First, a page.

Are you ready to sail off­shore?

Yachting Monthly - - EXPERT ON BOARD -

Choos­ing the boat

Size Wa­ter­line length is a poor in­dic­tor of suitabil­ity for blue­wa­ter sail­ing in terms of how well the boat will sail, but spend­ing weeks, per­haps months, on board means it’s im­por­tant to de­ter­mine how much space you and your crew ac­tu­ally need. Com­fort vs Speed Fast and light de­signs can cap­i­talise much better on light airs and run away from ap­proach­ing foul weather more eas­ily, but if you do get caught, a heav­ier-built yacht is likely to have a much more com­fort­able mo­tion in a heavy seast­ate. do you need a dif­fer­ent boat? While sailors may as­pire to a new blue­wa­ter cruiser, most mod­ern yachts are ca­pa­ble of sail­ing off­shore. Learn­ing how your yacht per­forms in dif­fer­ent con­di­tions over time will help you plan a long pas­sage that builds in con­sid­er­a­tion of what she is ca­pa­ble of.

Equipping the boat

power If you’re un­der sail, you are re­liant on your bat­ter­ies, so cal­cu­late the equa­tion of bat­tery ca­pac­ity, power con­sump­tion and gen­er­a­tion. How much power do you re­al­is­ti­cally draw with all your usual sys­tems run­ning? Add up what ev­ery­thing draws. Then fac­tor in what your so­lar pan­els, wind gen­er­a­tor or al­ter­na­tor can pro­vide in 24 hours. Look for ways to re­duce con­sump­tion be­fore adding ca­pac­ity or over-com­pli­ca­tion. Self Steer­ing Be­ing able to leave the helm is es­sen­tial on any long pas­sage un­less you have at least three crew. Me­chan­i­cal sys­tems have proven them­selves to be the go-to so­lu­tion for boats with less bat­tery ca­pac­ity and, in fact, cope in con­di­tions many elec­tronic au­topi­lots can­not han­dle. A day spent tun­ing self-steer­ing gear and get­ting used to it be­fore set­ting off on a blue­wa­ter pas­sage will be time very well spent. Safety equip­ment All the usual safety equip­ment needs to be car­ried on a small yacht, but stowage is of­ten more of a chal­lenge; en­sure you are not tempted to stash more bulky safety equip­ment where it would be hard to reach in an emer­gency. weight Ex­tra weight means more to stow, a slower boat and heav­ier loads on the rig. Small boat sailors can quickly find their yachts laden with too much and per­for­mance will rapidly di­min­ish if over­loaded. Be ruth­less on weight and keep heav­ier kit at the bot­tom of the boat and along the cen­ter­line.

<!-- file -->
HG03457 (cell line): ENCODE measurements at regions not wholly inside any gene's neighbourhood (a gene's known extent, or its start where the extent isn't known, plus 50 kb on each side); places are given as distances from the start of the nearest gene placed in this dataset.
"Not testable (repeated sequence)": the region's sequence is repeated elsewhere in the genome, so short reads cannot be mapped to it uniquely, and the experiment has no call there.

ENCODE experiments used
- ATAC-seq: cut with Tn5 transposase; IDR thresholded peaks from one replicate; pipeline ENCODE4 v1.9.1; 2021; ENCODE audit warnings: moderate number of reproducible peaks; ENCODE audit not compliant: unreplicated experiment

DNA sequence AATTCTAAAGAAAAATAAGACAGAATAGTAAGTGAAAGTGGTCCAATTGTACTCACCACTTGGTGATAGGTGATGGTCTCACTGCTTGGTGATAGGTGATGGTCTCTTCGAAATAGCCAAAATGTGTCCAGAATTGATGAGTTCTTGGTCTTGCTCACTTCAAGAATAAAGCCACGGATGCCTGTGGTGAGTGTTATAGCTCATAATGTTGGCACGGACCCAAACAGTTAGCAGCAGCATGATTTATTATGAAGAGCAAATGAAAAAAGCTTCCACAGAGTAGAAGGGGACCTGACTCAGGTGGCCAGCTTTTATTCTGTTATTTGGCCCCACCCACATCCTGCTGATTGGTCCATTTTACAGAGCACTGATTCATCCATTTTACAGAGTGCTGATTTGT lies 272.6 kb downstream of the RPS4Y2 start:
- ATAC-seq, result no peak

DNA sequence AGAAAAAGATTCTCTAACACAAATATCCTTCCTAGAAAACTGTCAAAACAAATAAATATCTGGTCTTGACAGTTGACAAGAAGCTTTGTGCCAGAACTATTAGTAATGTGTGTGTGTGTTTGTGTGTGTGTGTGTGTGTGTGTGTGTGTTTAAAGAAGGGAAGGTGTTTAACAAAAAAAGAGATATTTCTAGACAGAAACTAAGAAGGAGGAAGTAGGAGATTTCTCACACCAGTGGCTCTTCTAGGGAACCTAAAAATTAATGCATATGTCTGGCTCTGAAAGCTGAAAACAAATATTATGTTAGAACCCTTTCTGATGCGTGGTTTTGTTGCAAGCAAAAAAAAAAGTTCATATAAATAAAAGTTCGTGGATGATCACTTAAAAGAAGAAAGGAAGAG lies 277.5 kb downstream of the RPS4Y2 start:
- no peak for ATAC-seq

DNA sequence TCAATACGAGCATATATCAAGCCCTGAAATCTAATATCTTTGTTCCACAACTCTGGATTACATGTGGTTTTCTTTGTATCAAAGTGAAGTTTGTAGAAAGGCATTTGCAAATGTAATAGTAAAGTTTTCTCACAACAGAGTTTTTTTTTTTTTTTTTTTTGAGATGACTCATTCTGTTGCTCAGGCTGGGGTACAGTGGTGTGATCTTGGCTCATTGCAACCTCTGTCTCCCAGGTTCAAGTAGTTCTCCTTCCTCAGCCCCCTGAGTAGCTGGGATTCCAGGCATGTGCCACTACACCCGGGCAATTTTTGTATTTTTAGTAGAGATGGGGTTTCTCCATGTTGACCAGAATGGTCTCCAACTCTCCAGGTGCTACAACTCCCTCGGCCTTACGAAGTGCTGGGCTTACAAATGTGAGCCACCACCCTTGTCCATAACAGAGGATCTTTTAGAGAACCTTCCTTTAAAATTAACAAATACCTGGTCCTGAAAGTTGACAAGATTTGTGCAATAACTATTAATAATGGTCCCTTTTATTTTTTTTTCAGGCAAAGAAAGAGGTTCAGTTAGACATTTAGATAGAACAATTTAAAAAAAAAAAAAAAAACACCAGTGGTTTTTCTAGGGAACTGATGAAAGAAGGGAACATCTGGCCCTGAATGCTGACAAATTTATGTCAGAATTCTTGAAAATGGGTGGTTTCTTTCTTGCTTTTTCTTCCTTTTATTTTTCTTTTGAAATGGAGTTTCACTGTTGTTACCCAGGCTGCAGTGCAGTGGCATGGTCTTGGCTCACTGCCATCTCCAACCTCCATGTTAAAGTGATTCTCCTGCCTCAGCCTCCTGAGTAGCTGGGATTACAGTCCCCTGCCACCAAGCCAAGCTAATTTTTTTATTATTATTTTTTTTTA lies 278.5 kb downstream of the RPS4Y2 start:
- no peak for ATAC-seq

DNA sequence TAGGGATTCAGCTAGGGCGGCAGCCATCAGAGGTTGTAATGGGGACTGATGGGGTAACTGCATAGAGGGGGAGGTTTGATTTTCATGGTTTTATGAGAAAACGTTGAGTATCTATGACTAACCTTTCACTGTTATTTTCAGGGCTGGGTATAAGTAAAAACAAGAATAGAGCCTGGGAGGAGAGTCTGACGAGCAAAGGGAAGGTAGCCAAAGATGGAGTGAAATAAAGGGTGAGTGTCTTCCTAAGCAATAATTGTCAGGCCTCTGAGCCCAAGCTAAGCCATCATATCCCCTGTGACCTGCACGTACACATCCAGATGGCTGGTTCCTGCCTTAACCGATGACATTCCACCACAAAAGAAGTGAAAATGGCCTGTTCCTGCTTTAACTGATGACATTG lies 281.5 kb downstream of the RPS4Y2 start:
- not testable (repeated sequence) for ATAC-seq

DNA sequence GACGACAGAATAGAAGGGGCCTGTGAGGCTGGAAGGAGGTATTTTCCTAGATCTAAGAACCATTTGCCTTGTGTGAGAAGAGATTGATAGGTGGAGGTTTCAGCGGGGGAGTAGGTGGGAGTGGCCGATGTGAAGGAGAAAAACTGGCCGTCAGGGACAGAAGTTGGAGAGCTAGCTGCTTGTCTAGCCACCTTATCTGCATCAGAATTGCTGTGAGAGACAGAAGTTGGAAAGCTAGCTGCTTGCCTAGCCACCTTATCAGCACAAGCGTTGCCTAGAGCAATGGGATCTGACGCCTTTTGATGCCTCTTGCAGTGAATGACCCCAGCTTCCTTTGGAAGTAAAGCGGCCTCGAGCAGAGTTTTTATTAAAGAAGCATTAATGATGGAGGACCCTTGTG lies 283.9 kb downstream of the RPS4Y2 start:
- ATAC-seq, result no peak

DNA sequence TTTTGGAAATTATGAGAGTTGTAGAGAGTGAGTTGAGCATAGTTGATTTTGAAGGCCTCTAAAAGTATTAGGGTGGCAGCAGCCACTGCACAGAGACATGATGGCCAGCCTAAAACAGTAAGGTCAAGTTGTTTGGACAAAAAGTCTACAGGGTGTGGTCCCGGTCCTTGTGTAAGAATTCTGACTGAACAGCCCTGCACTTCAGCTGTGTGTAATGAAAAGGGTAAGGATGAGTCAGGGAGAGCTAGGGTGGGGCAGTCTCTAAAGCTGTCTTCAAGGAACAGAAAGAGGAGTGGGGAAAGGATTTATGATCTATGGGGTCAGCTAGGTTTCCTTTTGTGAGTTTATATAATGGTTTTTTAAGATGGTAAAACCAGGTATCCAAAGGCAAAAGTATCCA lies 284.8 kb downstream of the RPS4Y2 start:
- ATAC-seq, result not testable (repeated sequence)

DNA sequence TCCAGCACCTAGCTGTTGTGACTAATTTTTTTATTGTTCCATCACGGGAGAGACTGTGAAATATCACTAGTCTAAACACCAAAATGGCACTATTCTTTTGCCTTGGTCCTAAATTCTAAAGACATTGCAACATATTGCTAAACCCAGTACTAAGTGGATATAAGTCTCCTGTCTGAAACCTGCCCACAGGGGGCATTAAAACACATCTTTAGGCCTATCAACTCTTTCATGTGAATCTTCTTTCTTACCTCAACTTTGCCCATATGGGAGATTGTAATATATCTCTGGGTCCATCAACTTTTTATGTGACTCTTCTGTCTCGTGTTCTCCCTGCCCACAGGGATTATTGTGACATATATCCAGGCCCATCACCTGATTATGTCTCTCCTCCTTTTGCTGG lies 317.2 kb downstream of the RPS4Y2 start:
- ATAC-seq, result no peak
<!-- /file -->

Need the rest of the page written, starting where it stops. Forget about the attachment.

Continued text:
Sail­ing the boat

Crew Small boat sailors tend to be re­stricted in how many crew they can com­fort­ably take with them. Con­sider care­fully how you will man­age watch sys­tems and liv­ing to­gether aboard. Even on a small yacht, a team of three can usu­ally ro­tate through a watch sys­tem quite com­fort­ably; more can be a chal­lenge. heavy weather Strat­egy Small boat sailors, par­tic­u­larly those in slower yachts, must con­sider care­fully their heavy weather strat­egy. How quickly can you put dis­tance be­tween you and foul weather? What is your setup for rid­ing it out if you do get caught? fuel What is your pol­icy on mo­tor­ing and how much fuel will you carry? Are you de­pen­dent on the en­gine for bat­tery charg­ing? Does mo­tor­ing form part of your heavy weather strat­egy? If so, what will you keep in re­serve as an ab­so­lute min­i­mum to get ahead of a dan­ger­ous front? food Fridge and freezer meals, or tins and pasta? Even the most ef­fi­cient fridge or freezer will have a sig­nif­i­cant drain on your bat­tery bank on a small yacht. Can you do with­out it com­pletely? Some fresh goods last a long time, and fish can pro­vide va­ri­ety, but you may not want to forgo a half­way steak.

If you are thor­oughly pre­pared, your off­shore cruise will be much more en­joy­able

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